Once more on last Sunday
25Just then a lawyer stood up to test Jesus. “Teacher,” he said, “what must I do to inherit eternal life?”
I am not ready to leave behind the texts for last Sunday, but I have trouble pulling just a single thread from the thoughts and emotions that swirl around within me.
The whole of Biblical faith is here in this passage where an expert in the interpretation and application of the law rises to a showdown with Jesus. Jesus trumps him with a story we all know as “the Good Samaritan”. But it is never just a smackdown with Jesus. Jesus wants to summon even this lawyer into the way of the kingdom.
The whole of Biblical faith is here in this passage – or, at least, Christian Faith. Here we see the transformative hand of Jesus upon the tradition he inherited. In a world where tribalism reigns, Jesus summons us to live as those who regard all people as members of our tribe, our kinship group, our family. Brothers and sisters. The outcast, the unclean, the Gentiles, even enemies – we are to love them all.
Show fidelity to God with all your heart and all your soul and all your strength and all your mind and show fidelity to your neighbor as to yourself. Allegiance not to tribe but to the God who is creator of all. Allegiance to the God who opens prison doors and blind eyes and gathers all creation to one table. Allegiance to the God who empties the grave to set us all free from our habitation in the realm of death.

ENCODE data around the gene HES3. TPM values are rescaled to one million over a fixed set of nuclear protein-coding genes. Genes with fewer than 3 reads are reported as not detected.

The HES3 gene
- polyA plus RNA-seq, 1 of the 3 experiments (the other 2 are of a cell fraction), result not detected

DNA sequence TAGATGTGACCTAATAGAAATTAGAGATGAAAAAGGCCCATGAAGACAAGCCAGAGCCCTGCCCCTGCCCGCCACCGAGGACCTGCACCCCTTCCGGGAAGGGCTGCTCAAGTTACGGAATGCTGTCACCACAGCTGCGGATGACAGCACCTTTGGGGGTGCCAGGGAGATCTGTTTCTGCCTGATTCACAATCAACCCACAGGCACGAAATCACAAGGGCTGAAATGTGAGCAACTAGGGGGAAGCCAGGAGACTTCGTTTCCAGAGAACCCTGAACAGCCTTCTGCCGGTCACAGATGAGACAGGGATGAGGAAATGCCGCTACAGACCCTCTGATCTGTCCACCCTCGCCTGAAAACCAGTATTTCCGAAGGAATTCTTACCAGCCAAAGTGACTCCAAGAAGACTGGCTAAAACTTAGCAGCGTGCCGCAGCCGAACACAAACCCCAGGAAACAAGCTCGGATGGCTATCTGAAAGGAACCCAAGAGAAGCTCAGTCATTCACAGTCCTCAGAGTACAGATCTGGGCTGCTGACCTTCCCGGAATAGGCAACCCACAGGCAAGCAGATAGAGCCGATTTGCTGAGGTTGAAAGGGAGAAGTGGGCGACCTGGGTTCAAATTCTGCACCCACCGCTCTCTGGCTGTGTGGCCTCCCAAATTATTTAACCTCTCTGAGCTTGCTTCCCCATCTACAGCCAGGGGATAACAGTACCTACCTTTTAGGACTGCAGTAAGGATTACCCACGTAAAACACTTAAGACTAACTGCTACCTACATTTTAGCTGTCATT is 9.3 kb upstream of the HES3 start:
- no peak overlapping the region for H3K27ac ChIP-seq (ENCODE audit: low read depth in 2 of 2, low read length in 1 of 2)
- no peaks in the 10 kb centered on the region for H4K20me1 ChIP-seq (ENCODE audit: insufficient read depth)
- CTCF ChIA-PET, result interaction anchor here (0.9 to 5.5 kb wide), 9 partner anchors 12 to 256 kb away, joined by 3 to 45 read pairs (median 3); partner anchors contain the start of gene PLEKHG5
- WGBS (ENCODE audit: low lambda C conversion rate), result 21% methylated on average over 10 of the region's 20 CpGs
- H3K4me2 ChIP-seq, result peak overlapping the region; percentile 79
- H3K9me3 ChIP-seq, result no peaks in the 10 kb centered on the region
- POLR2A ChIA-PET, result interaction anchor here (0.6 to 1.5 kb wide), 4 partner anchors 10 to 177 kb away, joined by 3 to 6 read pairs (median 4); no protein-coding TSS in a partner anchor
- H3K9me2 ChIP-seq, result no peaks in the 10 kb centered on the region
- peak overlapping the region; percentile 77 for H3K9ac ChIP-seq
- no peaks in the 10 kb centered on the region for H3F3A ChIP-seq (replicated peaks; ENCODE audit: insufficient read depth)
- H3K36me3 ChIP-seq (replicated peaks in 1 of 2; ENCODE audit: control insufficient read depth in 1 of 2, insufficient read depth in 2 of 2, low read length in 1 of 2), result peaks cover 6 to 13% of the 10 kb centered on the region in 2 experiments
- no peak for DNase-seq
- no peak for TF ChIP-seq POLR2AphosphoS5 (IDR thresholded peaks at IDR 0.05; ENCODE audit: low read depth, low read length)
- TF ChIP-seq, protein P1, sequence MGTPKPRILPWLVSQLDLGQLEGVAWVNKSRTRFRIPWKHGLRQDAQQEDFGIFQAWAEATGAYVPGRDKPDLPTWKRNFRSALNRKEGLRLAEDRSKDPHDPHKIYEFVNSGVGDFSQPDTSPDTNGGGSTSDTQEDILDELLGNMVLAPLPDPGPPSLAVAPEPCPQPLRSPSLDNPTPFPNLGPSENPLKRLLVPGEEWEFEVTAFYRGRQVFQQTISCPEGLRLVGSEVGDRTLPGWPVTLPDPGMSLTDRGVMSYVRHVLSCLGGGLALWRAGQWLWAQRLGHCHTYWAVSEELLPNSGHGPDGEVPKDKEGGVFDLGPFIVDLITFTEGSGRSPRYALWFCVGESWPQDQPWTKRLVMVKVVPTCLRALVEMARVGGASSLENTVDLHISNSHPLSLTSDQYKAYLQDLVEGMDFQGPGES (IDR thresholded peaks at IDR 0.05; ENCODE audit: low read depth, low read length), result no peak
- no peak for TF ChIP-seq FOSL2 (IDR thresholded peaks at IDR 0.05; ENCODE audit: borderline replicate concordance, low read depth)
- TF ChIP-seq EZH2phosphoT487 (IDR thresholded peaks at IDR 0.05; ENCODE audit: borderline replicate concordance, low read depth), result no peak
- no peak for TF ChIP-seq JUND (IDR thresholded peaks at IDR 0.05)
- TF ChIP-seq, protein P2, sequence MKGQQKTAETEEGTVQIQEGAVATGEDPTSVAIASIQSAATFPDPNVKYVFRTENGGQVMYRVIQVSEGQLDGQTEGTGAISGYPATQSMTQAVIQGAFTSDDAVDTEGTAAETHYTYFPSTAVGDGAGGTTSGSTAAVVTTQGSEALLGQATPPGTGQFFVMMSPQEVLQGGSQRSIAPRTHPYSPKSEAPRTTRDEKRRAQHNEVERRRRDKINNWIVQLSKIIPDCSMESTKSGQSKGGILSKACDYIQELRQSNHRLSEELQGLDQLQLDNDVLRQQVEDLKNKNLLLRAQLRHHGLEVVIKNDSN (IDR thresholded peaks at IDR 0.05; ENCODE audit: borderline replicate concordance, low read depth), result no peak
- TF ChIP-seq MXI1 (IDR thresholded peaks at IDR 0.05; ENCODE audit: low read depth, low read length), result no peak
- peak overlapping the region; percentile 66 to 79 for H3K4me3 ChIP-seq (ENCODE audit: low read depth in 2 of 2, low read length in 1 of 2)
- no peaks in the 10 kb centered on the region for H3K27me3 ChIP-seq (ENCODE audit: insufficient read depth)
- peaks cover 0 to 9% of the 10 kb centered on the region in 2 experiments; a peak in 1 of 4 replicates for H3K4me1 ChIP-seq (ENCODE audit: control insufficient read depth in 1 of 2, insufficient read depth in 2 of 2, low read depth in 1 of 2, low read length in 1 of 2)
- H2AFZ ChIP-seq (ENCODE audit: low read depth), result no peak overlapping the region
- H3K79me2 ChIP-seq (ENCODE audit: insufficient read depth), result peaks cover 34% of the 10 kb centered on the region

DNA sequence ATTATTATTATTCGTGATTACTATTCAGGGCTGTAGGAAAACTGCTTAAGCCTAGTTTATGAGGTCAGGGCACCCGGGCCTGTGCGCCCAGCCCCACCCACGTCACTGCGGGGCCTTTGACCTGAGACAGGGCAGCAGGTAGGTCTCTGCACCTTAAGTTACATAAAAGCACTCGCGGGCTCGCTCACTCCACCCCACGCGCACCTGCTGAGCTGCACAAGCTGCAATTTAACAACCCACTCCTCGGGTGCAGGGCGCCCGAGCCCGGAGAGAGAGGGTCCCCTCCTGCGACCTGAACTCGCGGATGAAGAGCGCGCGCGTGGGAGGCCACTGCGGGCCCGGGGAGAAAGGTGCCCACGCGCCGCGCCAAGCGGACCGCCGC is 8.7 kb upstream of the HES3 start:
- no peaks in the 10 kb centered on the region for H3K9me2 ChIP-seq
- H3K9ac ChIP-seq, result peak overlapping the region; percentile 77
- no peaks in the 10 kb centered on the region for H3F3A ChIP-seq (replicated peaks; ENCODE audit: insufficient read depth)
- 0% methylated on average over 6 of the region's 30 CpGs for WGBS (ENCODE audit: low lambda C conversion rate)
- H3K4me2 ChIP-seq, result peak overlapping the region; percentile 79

The shooter in Dallas became a victim of death. Even as his body lived, death held his mind and heart in its grasp. It promised him relief in killing. In killing cops, in killing white people. It gave him the illusion of power, the illusion that he could affect the world. But it gave him no life, no wholeness, no healing, no liberation, only a bomb attached to the arm of a robot and a name no one wants to remember.
But there is before us another way, a path of life. A way that heals and makes whole. A way that rescues and redeems. A way that is joy and light.
And here is the deep, deep mystery in the parable. We are the fallen wounded. And Christ is the Samaritan who comes to us, who binds up our wounds, who carries us to safety, who pays the price for our healing. For the living. For the dead. For the whole creation.